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1411Re:: Who uses sister strings (na comhluighe) in tuning their harp and...

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  • Joe Ennis
    Feb 5, 2015
      Good morning Cindy

      Yes to the Organ at St. Ann;s Church being tuned like other organs of its time, but things have changed all over, with space and time.

      Musicians usually do not consider that the pitch of music changes or that there has been more than one musical scale.  But it does.  The people that make music instruments are more sensitive to these changes.  If I make an instrument that does not reflect these changes, the musician just brings it back for refund and says: "it does not sound right".  

      The time that Bunting and Burney were writing was the time of the big change in musical scales.  It was also the time of J. S. Bach.  The Just scale was getting dis-credited, because it could not do the harmony that was in fashion at that time.  In the Just scale there are not sharps and flats, in the Just scale the pitch between each note is irregular, but the Just scale is also called the Pure or True scale, best for singing and sweetest.  The problem with the Just scale is that the pitch of its notes do not quite line up with their harmonics.  

      So to fix the Just scale, some Music Philosophers divided the scale into more than 8 and others into more than 12 steps ... there was one Dude, Patch, that divided what we know as an Octave (Latin for 8) into 43 steps (called the Patch 43 :-)  Then there were two other major schools of Music Philosophers one branch was the Mean Scale and the other branch was the Well Scale.    So the Music Philosophers spent over 100 years working (fighting and being rude to each other) out different scales and none of them were a very good fix to the Just scale.  Finally Neiper wrote his thesis on logarithms and finally the Music Philosophers had the math that they needed to make the Equal scale.  However, only in the Equal scale is a sharp the same pitch as its enhormonic  flat!  In the Mean and Well scale, one needs twice as many "black" keys on the keyboard :-)

      Now as late as the early twentieth century, the Music Philosophers could NOT agree on which pitch (frequency) to assign to each note.  We have the International Pitch for A as 440 and the Concert Pitch for the same A as 432.  This results in the pitch of every note in a scale being different between the two scales.  So if you tune your Harp to your Piano at Home that is tuned to the International A and then go to the concert to play and there the Piano is tuned to Concert Pitch, your Harp will sound a little sharp.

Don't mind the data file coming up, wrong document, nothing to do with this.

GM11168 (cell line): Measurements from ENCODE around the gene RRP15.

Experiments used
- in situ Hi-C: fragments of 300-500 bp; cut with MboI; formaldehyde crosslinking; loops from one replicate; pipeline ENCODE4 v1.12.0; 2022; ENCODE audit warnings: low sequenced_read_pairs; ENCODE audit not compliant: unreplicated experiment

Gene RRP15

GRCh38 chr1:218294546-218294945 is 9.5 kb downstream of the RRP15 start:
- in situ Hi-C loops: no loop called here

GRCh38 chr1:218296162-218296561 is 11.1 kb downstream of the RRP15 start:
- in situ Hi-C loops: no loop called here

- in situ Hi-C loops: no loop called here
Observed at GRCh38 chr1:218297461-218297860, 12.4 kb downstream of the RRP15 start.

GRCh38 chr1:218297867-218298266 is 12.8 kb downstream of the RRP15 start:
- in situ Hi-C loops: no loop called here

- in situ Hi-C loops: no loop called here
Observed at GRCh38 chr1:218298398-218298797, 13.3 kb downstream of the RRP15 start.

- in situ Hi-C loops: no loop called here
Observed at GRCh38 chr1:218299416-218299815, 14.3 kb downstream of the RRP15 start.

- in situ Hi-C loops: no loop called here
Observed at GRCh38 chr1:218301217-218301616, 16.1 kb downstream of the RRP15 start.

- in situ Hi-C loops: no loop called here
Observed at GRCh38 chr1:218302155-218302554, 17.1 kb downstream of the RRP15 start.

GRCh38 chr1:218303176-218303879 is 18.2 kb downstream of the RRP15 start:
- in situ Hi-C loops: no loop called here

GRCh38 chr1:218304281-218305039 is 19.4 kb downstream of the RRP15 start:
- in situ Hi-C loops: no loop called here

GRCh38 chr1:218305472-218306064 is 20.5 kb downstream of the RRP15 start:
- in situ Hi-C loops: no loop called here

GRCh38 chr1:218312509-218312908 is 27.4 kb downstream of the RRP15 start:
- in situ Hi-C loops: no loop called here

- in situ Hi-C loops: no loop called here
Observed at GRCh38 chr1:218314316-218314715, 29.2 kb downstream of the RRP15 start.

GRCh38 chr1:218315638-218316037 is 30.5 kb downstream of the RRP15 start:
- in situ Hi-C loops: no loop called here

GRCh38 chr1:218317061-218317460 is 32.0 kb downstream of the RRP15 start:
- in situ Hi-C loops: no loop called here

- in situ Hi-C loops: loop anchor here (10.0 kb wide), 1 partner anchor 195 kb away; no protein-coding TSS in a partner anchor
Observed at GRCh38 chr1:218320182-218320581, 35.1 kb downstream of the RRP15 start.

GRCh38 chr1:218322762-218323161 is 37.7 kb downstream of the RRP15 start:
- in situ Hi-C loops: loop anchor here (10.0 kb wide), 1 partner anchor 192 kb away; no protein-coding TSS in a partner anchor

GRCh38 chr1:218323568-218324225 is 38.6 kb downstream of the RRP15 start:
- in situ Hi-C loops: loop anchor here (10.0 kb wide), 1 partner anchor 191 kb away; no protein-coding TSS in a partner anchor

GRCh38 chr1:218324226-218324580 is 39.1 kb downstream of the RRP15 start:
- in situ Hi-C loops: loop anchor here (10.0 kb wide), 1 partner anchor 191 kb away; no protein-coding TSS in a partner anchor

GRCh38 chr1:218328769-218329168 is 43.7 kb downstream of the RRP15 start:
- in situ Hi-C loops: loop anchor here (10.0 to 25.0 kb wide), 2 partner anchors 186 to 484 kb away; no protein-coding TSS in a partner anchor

So what I disagree with you on your prior post is: "Why would there be any doubt, then, that na comhluighe would be tuned to the Gs below middle C? Taking into account, of course, that our modern G strings might be tuned to a slightly different frequency than that common at Bunting's time? I really can't believe that the organ at St. Ann's would have been tuned to pitches radically different than other organs of its time: why would it be? Singers/choirs still had to produce the notes as written while singing with the organ. The physiognomy of the human vocal apparatus, and the resulting limitations in the tones it can produce, has not changed substantially in the past 200 years. 

      But let's say you're right and we can't make any assumptions about what specific frequency Bunting thought of as "G." What suggestions do you have about how a modern player should go about deciding what strings on his/her own harp to designate as na comhluighe? "

      My suggestion is: "that it really doesn't matter, so do not worry".  

      However; I had a tuning fork made to G = 196.0 Hertz and I use this tuning fork as my authoritarian source for tuning my  na comhluighe,   We can recover the scale and frequency of the Organ in St. Ann's Church when Bunting was the organist, others have already looked into this problem.  Also know that there was big arguments in Europe during this period as to what pitch (frequency) a certain note should be. And why should everyone not agree?  Religious differences! they just had the 30 year war, they could not even agree on what year it was. Further know that they did not have any way to measure frequency of sound during this period in time.  All the Music Philosophers could do was compare one note to another. The closest they had to frequency measuring test equipment involved revolving mirrors. They did know that sound was a vibration phenomenon and was waves, the Ancient Greeks knew this much. 

      Know that J. S. Bach was alive during this period and had some opinions on the Mean, Well and Equal music scales.  Bach did not like the Equal, he thought it un-necessary.  Bach even went to the trouble to write on front of his manuscript for the Well Tempered Clavier .. "DO NOT PLAY THIS IN EQUAL TEMPERAMENT";   well it does sound rather poor when played in Equal.


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